Less than an hour before Sunday’s killer storm carved a river of misery through town and leveled Joplin High School in the process, 18-year-old Kasey Grant had stood before her classmates and exhorted them to cherish their memories and be thankful.
“Be excited,” Grant said in her speech. “The ride of your life is set to begin.”
But just minutes after the 455 newly minted graduates of Joplin High walked across the stage Sunday afternoon at the Leggett & Platt Athletic Center on the Missouri Southern State University campus, the tornado sirens began to scream. The destruction that followed would leave the graduates and their families shaken, if not worse, and may come to define the passage of this class to adulthood.
“It’s kind of hard to know what to feel,” said Grant, an 18-year-old who was invited to speak because she was among Joplin High’s top seniors. “Graduation is supposed to be a happy day, but it all quickly turned into this day full of devastation.”
About 60 percent of the district’s 7,747 students have been displaced by the storm, according to Superintendent C.J. Huff. The district had no word of student or staff deaths, Huff said, but he added that the welfare of only a fraction of students had been determined. He also said the district was checking into the possibility that some staff members may have been working off-hours at the high school or other district buildings.
“It was the scariest thing I’ve ever been around,” Huff said of the storm.
He remembered the mood at the graduation as “lighthearted.”
“The sirens went off just as I was walking to my car,” Huff said. “It was about 5:20.”
The arena, which has a capacity estimated at 6,000, was full or nearly so with relatives and well-wishers to see the largest Joplin High graduating class in years. Some stragglers were led to a basement shelter in the arena, but most of the audience members took to their cars — and many drove straight into the teeth of the storm.
Graduating sisters Melinda and Sabrina Duncan were in their grandmother’s car, on their way to Wal-Mart on 15th Street to pick up a graduation cake. They realized something was seriously wrong when they reached the store and found it was in a state of lockdown.
“The graduation was beautiful,” said the grandmother, Sharon Duncan. “But when it was over, we got sucked into a tornado.”
The trio took shelter in Sharon Duncan’s white Toyota Camry, which was soon being buffeted by debris and other cars. They saw the front of the Wal-Mart store dissolve, they said. Then all of the windows of the car blew out, exposing them to the wind and hail.
“There was hail, tree limbs and glass,” Sharon Duncan said. “Then we were buried among the other cars, and we had to crawl out through a window.”
The three suffered only scrapes and bruises.
“We were all holding hands,” said Sabrina Duncan, 17. “And we were praying.”
“I’ll always remember this,” said 18-year-old Melinda Duncan. “I survived my first tornado on the day I graduated.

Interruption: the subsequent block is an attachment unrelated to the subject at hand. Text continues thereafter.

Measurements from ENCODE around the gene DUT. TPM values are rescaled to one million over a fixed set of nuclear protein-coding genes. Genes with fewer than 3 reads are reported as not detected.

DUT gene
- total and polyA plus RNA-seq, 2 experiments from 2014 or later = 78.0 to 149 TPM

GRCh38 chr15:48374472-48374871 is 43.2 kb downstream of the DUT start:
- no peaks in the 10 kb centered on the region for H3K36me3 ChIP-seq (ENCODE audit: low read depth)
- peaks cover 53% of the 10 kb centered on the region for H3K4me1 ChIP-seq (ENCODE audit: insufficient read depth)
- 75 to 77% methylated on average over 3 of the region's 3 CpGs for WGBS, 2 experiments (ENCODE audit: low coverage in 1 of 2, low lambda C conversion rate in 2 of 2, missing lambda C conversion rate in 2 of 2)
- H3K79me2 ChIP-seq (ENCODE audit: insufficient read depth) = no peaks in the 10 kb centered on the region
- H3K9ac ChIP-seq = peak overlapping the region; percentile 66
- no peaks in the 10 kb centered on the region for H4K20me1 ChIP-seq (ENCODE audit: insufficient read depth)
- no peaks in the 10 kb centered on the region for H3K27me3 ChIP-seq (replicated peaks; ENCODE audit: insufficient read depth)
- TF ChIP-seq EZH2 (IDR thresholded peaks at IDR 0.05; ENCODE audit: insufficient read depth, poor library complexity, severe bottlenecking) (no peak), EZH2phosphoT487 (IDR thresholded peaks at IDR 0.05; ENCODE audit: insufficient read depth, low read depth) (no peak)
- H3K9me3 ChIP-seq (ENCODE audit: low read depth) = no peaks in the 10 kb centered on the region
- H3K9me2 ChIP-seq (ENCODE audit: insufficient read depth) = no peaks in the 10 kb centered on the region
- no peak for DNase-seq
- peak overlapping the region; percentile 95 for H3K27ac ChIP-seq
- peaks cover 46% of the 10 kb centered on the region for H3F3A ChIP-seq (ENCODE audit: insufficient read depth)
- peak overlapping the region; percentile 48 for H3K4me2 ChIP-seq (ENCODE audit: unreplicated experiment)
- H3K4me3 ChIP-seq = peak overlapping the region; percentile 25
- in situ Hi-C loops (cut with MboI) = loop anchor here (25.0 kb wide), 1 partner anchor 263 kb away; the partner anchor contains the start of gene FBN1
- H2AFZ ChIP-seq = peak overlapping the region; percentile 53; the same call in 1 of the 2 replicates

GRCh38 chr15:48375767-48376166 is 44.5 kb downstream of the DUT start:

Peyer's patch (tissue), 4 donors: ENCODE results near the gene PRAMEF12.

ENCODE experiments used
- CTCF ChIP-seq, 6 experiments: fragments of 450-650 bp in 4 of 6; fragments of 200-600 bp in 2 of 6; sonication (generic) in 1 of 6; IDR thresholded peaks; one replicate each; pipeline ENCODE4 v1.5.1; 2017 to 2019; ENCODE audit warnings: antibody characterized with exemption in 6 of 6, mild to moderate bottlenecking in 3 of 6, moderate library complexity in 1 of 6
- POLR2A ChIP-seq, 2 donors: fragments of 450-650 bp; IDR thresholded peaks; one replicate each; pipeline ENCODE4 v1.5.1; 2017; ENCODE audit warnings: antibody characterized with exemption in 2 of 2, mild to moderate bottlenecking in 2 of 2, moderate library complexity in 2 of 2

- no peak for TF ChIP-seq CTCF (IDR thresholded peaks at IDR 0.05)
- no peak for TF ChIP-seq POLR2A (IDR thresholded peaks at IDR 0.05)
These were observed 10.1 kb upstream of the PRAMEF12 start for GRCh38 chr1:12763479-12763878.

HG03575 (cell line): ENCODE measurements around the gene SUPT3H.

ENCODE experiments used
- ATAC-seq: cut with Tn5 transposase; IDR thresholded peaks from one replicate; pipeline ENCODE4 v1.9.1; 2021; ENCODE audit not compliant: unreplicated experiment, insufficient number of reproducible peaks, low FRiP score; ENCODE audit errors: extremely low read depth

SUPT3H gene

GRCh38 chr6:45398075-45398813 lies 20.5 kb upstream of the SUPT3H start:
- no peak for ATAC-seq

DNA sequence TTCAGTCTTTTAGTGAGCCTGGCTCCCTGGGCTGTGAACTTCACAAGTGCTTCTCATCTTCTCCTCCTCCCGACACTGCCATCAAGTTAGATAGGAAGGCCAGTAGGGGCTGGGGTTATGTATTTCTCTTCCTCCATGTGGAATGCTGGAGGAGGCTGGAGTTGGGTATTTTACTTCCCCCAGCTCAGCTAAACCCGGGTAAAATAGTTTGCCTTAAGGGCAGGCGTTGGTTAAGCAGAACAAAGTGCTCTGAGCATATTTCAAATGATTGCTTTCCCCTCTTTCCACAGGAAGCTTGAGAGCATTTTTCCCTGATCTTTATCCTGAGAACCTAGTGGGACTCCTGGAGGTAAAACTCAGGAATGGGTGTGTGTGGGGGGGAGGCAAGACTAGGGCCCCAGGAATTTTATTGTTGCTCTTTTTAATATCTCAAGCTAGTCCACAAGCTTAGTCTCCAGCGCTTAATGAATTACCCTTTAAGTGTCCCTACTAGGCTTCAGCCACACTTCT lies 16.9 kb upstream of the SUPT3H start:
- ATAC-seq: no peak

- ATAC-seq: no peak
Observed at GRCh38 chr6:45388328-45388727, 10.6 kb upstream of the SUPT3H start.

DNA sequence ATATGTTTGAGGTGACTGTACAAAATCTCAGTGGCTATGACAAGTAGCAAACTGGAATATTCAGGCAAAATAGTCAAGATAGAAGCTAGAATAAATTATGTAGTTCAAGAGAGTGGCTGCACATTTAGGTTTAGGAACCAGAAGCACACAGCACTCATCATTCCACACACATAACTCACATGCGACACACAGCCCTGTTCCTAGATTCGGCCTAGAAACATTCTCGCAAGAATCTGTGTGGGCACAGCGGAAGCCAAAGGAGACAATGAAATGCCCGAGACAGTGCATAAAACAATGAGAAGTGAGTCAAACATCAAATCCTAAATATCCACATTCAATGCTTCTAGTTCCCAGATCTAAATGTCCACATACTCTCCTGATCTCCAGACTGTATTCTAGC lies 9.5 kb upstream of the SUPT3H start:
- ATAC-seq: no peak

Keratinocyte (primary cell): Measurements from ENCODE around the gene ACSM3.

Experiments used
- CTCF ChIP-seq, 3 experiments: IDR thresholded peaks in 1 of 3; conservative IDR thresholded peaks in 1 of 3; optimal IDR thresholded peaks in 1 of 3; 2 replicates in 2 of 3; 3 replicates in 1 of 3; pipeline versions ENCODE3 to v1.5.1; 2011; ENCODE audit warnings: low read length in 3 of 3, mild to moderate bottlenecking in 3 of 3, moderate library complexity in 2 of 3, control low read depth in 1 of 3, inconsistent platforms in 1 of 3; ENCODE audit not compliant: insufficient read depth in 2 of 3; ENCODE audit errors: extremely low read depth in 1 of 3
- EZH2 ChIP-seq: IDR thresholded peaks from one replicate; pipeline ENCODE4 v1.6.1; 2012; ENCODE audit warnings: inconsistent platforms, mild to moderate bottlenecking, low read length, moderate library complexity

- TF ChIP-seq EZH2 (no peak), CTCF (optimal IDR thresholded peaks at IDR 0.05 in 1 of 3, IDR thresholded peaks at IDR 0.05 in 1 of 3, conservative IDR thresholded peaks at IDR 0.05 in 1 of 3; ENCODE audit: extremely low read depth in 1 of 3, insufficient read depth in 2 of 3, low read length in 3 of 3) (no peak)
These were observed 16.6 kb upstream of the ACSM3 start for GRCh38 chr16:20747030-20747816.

‘It was awful’
The storm also found Grant, the speech-making top senior, in a car with her family. She said they received a call from an aunt who said they’d better take shelter quick, because she was watching the storm on television.
They took cover in a shelter at Northpark Mall.
“I was really scared, especially when we were in the storm shelter,” Grant said. The lights were flickering on and off. “People were crying and trying to call their families on their (cell) phones, but not getting through.”
Band director Rick Castor had made it all the way to his home at 11th Street and Mississippi Avenue when the storm hit.
“I was taking my shoes off,” he said. “I was on the phone with my mother, and I told her there was a tornado here. I knew as soon as I heard the sound. It sounded like a cross between a jet engine and a train, but the pitch didn’t change.”
Castor said he spent all Sunday night helping pull victims from the rubble.
“I saw more than I ever want to see in my life,” he said. “It was awful, and several of our kids are homeless now.”
Joplin High was built in 1957, Huff said, and underwent extensive renovation in the mid-1990s. He estimated the cost of replacing the building at $40 million to $50 million. The district was taking stock, Huff said, and struggling with the thought of starting school in three months less a high school and perhaps several other schools.
Huff, who has served three years as superintendent of Joplin’s schools, grew up in McCune, in Southeast Kansas, and said he was accustomed to the threat of severe weather. But, he said, he had never seen destruction on a scale that happened Sunday.
“Buildings can be rebuilt,” Huff said in a press release Monday morning. “Right now our main concern if for our children, families, and staff who have been affected by this tragedy. We ask that you keep this great community in your thoughts and prayers.”
Stewart Pence, another top senior who addressed the graduating class, said the storm only reinforced his message of gravity and remembrance.
“High school is short,” he said. “It seemed long at the time, but it was short. Especially now that we have friends whose houses are gone — I have a friend who is missing.”
Pence, an 18-year-old who said he’d like a career as a diplomat, urged his classmates to volunteer, to help out, to make a difference.
Grant — who plans to become a registered nurse — said she broke down and cried when she saw the rubble of the high school.
Asked what message she would have for her classmates now, Grant remained optimistic.
“We are going to make it through this,” she said. “While times may seem dark right now, there is hope. People (across the country) are helping. Everything will be fine. It just might take a while.”
The Leggett & Platt arena, where Sunday’s graduation took place, is now being used as an emergency shelter.